More Isn’t Always Better

Parents are finding out what their kids are learning in “comprehensive” sex education. And they’re not happy about it.

So “comprehensive” is usually a good thing, right?

Comprehensive insurance gives the most coverage. A comprehensive physical gives the most information about your health. Comprehensive exams give the most complete overview of what you’re learned in graduate school.

So “comprehensive sex education” would be a good thing too, wouldn’t it?

That’s certainly what the sex education establishment has been saying. 

Comprehensive is better. Our children deserve all the information we can give them. The illustrious Jane Fonda, receiving an award from Planned Parenthood, praised such “comprehensive” programs, and said she believes that non-“comprehensive” (i.e. abstinence) programs are treating teenagers “like people that need to be scared, chaste and ashamed of their bodies and ashamed of pleasure -- and left in the dark as though somehow that was going to prevent them from having sex." Nice, huh?

And, what’s more, the sex education establishment claims that parents want comprehensive sex education for their children. For years, they’ve been touting statistics “proving” this. A majority of parents, when polled, say they prefer “comprehensive” sex education to any other kind.

It’s true. Most parents, when polled, have generally reported that they want their children to receive “comprehensive” sex education. Why wouldn’t they? After all, comprehensive is good, right?

But, there was a problem with those polls. They didn’t specify what, exactly, is so comprehensive about “comprehensive” sex education. They didn’t tell parents what comprehensive sex education actually teaches their children. 

Until now. A recent Zogby poll asked parents about various “comprehensive” sex education programs, but told parents what is taught in these programs. In fact, they used actual quotes from the program curricula. 

Here are some of those quotes (from the Sex Information and Information Council of the United States), and the ages at which they are presented:

“Vaginal intercourse occurs when the man and the woman place the penis inside the vagina.” (ages 5-8)

“Touching and rubbing ones own genitals to feel good is called masturbation.” (ages 5-8)

“Homosexual love relationships can be as fulfilling as heterosexual relationships. (ages 9-12)

“A few boys engage in a very dangerous and sometimes fatal form of masturbation that involves limiting their air supply.” (ages 12-15)

In addition, this particular program teaches children that homosexuality cannot be changed by therapy, that “coming out” means gaining pride as a gay or lesbian person, and that gay and lesbian people can adopt or have children of their own. And the program provides children with the phone number to their local gay and lesbian community center.

Guess what? Parents were overwhelmingly opposed to these programs. 75% of parents objected to the Centers for Disease Control’s program, with only 14% approving. The SIECUS program quoted above didn’t do much better. More than six in ten parents disapproved. Meanwhile, 73% of parents approved of an abstinence-based curriculum.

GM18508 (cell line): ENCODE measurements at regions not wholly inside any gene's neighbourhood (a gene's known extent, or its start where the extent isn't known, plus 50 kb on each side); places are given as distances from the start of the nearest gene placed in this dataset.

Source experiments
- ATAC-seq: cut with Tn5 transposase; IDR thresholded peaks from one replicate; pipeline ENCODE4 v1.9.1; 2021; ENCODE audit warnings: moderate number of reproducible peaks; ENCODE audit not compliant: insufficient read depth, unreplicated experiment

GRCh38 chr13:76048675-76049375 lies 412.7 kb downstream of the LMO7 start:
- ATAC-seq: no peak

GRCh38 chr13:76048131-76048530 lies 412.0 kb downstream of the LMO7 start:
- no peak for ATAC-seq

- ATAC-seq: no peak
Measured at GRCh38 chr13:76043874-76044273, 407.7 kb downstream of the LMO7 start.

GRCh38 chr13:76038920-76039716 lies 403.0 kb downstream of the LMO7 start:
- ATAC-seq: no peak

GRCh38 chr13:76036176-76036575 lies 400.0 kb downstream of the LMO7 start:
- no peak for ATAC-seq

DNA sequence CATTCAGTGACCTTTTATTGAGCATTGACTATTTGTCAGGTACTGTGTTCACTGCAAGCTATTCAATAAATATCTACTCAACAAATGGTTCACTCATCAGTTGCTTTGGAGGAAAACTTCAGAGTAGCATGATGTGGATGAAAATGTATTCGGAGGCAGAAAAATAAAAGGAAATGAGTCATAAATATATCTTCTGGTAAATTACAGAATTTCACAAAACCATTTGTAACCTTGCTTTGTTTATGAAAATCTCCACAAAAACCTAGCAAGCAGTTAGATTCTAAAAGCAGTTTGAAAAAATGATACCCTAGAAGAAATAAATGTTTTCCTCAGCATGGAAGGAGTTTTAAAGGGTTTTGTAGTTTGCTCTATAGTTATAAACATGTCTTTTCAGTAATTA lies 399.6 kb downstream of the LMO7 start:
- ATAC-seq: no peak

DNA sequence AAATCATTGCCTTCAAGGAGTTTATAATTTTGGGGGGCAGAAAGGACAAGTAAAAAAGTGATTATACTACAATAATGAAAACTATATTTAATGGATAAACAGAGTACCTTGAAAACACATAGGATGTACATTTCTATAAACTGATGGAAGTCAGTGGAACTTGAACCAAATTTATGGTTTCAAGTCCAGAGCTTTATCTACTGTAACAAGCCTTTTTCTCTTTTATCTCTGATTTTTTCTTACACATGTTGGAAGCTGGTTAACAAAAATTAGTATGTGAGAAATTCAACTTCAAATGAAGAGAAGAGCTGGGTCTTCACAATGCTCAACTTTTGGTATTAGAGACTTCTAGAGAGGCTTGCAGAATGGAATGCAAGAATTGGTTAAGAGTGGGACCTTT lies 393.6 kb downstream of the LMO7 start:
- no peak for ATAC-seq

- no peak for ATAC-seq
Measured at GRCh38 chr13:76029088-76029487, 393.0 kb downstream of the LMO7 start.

Other findings were equally interesting. Parents by a 4-1 margin disapproved of teaching children that “homosexual love relationships can be as satisfying as heterosexual relationships.” Opposition to “comprehensive” programs was strong among all parents, but strongest among non-white (Hispanic and Asian) parents. 
Here’s my favorite part. Nearly half (46%) of parents disapproved of allowing teenagers to obtain contraception without parental approval. But, when asked if their children should receive contraception without parental permission, the figure shot up to 70%.

This, I believe, is part of the problem. We view these discussions in the abstract. Sure, “comprehensive” is good. Sure, kids should get a lot of information. But substitute “kids” with “my kid” – or any living, breathing, flesh-and-blood child, and the reaction changes. We just read about what 5-8 year olds are supposed to learn. Look a sweet, innocent 6 year old in the face, and then tell me you want to teach this child about masturbation and homosexual acts. 

Parents believe that these “comprehensive” programs are designed to prevent teen pregnancy and sexually transmitted diseases. They are not. Nowhere in the any of these programs will you see that goal listed. SIECUS is very clear on that point. “The primary goal of sexuality education is the promotion of sexual health.” The “sexually healthy” person, to them, is someone who, among other things, possesses accurate information about all areas of sexuality, has had the opportunity to “question, explore, and assess their sexual attitudes in order to understand their family’s values, develop their own values,” and has “the ability to create satisfying relationships.” The fourth and last section of these goals states that the sexually healthy person exercises responsibility through the use of contraception. But nowhere is it claimed that these measures will prevent pregnancy or disease – only that they will “reduce risk.”

Is that what you want for your kids?

The people promoting “comprehensive” sex education have an agenda – and that agenda has nothing whatsoever to do with your kids’ well being. It’s about promoting a particular philosophy of sex by influencing – and sexualizing – children.

Take a good look at what your children are learning at school. If it’s “comprehensive,” I’d consider switching schools.

Because “comprehensive” isn’t always good.

For more information on the Zogby sex education poll, go to